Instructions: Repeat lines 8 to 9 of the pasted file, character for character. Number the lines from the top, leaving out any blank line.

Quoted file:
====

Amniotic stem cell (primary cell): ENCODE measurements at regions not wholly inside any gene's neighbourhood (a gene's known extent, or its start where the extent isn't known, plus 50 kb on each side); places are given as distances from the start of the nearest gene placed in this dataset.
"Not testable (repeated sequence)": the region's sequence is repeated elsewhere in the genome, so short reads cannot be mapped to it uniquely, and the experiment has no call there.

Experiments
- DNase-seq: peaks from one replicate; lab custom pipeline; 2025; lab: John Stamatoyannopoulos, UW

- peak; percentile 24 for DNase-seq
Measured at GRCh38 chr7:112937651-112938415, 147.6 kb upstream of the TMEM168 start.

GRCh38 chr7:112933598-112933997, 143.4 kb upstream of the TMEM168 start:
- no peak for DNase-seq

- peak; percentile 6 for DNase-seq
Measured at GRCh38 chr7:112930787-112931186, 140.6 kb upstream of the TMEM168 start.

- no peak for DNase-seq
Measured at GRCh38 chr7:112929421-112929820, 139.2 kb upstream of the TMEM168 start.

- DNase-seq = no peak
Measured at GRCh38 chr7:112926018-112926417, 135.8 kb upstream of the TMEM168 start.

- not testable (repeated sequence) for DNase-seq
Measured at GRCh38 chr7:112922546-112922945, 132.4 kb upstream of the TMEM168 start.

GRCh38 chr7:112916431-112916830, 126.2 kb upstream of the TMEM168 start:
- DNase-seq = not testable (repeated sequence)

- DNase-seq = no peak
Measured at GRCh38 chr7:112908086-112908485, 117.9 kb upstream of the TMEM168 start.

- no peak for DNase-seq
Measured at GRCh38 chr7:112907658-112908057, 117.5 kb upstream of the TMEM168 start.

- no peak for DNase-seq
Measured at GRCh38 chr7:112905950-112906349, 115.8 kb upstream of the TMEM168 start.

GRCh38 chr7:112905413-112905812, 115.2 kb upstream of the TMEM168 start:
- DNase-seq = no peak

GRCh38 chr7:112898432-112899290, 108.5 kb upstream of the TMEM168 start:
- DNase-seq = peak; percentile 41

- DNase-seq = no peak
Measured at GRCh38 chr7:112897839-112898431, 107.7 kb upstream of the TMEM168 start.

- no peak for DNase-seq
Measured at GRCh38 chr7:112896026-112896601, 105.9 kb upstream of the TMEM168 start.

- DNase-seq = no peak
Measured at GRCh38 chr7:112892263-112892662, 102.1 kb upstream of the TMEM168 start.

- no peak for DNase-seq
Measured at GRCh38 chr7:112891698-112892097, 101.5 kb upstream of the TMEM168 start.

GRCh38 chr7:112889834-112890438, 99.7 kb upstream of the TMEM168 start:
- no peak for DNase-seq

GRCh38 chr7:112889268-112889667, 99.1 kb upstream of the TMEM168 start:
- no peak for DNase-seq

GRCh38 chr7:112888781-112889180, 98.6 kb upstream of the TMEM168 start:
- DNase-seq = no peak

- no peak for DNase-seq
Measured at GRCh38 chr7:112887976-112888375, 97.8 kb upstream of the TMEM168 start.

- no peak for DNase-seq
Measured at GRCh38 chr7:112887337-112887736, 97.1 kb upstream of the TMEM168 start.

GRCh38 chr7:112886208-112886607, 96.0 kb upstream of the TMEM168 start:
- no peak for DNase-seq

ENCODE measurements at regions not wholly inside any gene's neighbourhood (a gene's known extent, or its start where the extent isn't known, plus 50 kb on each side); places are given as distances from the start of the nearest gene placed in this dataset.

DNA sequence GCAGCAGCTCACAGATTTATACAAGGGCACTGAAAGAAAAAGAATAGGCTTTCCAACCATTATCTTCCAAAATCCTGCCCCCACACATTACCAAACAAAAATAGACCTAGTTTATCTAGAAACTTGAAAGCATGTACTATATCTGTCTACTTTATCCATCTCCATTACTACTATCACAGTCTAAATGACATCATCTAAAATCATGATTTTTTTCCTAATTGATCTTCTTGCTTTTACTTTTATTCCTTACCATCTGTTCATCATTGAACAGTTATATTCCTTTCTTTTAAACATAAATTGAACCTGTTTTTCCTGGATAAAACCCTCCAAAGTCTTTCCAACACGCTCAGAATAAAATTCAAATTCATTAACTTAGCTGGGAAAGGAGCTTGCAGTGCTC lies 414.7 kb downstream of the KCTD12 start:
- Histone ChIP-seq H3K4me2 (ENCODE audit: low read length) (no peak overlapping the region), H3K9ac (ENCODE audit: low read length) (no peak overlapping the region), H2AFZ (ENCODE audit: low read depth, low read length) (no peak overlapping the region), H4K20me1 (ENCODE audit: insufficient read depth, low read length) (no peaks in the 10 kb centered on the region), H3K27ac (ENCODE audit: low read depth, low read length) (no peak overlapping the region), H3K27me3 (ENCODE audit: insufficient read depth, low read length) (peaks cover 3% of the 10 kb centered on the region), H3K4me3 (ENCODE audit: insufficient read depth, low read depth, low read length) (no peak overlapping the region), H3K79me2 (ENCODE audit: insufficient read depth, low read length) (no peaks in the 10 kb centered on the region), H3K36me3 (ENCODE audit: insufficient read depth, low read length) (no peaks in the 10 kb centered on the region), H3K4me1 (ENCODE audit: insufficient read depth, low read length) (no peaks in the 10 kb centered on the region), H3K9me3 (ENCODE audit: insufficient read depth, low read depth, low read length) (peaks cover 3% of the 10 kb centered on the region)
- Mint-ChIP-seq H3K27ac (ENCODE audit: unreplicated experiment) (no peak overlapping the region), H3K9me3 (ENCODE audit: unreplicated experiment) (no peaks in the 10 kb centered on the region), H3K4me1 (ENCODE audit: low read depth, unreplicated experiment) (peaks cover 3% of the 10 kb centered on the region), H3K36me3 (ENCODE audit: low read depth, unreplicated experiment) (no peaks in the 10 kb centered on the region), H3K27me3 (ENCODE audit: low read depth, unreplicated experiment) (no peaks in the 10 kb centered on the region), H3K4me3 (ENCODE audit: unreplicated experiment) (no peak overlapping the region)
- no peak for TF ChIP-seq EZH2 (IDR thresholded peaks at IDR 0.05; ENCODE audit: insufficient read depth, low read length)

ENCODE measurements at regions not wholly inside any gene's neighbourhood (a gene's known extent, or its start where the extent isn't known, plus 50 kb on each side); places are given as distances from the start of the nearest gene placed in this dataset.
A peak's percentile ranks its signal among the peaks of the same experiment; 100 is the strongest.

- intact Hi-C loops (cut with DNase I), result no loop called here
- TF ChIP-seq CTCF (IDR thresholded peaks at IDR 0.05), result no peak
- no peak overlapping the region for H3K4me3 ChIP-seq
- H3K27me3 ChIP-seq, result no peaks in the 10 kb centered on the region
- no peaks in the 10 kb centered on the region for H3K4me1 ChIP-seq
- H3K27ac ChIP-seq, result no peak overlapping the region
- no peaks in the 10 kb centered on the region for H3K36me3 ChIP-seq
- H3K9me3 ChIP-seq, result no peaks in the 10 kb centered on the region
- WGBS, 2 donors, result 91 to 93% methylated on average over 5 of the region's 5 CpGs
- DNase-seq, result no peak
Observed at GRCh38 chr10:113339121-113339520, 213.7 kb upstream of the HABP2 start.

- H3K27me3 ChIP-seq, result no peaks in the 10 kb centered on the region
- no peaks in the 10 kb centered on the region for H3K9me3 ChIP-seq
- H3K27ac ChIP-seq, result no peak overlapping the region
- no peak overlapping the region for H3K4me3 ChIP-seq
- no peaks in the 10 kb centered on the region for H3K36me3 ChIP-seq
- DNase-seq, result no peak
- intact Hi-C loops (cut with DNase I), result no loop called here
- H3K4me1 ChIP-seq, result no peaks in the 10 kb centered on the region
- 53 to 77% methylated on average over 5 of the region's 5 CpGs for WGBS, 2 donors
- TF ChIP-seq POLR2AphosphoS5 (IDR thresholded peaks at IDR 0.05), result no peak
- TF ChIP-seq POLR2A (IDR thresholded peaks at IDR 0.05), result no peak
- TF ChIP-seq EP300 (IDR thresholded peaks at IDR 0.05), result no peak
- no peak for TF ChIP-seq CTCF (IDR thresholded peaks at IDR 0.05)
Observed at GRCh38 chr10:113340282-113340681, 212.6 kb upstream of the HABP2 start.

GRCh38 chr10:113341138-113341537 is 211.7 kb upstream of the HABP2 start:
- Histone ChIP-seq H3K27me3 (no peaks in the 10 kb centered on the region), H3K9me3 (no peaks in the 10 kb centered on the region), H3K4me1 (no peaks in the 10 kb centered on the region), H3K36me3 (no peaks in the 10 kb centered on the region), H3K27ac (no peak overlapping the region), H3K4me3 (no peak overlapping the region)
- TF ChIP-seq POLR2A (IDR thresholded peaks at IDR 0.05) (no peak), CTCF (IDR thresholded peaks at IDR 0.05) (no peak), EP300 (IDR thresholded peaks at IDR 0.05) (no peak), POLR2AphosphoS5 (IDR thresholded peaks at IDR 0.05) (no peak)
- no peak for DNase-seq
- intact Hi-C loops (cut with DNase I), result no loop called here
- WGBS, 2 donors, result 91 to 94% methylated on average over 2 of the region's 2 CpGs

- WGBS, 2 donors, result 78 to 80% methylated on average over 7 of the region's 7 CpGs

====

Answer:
- no peak for DNase-seq

- peak; percentile 6 for DNase-seq